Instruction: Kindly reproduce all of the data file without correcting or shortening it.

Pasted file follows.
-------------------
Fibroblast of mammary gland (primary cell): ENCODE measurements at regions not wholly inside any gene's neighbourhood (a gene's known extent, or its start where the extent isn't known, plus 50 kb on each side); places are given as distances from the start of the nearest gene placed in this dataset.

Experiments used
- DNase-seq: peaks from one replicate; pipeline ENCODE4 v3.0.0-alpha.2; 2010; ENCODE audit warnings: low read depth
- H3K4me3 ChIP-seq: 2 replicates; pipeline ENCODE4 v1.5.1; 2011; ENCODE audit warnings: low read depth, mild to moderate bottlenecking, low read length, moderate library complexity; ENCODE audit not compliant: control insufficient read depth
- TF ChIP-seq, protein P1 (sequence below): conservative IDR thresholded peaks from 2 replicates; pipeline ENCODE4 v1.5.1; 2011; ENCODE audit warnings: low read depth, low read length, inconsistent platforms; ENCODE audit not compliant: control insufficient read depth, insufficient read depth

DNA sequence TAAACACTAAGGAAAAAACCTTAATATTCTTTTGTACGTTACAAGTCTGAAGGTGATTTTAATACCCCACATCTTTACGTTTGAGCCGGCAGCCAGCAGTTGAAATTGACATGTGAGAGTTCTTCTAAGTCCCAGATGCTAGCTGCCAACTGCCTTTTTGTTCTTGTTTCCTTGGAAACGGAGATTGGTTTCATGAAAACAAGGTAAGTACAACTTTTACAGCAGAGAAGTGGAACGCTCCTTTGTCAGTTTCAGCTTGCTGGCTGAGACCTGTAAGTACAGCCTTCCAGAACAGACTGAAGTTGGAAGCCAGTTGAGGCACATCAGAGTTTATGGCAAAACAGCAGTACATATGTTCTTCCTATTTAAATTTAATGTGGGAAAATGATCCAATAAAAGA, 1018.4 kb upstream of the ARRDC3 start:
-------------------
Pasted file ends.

Fibroblast of mammary gland (primary cell): ENCODE measurements at regions not wholly inside any gene's neighbourhood (a gene's known extent, or its start where the extent isn't known, plus 50 kb on each side); places are given as distances from the start of the nearest gene placed in this dataset.

Experiments used
- DNase-seq: peaks from one replicate; pipeline ENCODE4 v3.0.0-alpha.2; 2010; ENCODE audit warnings: low read depth
- H3K4me3 ChIP-seq: 2 replicates; pipeline ENCODE4 v1.5.1; 2011; ENCODE audit warnings: low read depth, mild to moderate bottlenecking, low read length, moderate library complexity; ENCODE audit not compliant: control insufficient read depth
- TF ChIP-seq, protein P1 (sequence below): conservative IDR thresholded peaks from 2 replicates; pipeline ENCODE4 v1.5.1; 2011; ENCODE audit warnings: low read depth, low read length, inconsistent platforms; ENCODE audit not compliant: control insufficient read depth, insufficient read depth

DNA sequence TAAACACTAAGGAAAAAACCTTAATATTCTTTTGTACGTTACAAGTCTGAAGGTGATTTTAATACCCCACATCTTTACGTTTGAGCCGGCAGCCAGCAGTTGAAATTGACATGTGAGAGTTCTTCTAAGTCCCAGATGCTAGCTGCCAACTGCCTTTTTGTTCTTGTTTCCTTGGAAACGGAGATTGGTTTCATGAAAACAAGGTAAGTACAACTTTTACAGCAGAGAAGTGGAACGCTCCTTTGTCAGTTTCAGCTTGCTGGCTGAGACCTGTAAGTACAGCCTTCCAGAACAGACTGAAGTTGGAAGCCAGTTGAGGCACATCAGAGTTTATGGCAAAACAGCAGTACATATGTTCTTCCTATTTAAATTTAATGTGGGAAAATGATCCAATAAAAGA, 1018.4 kb upstream of the ARRDC3 start: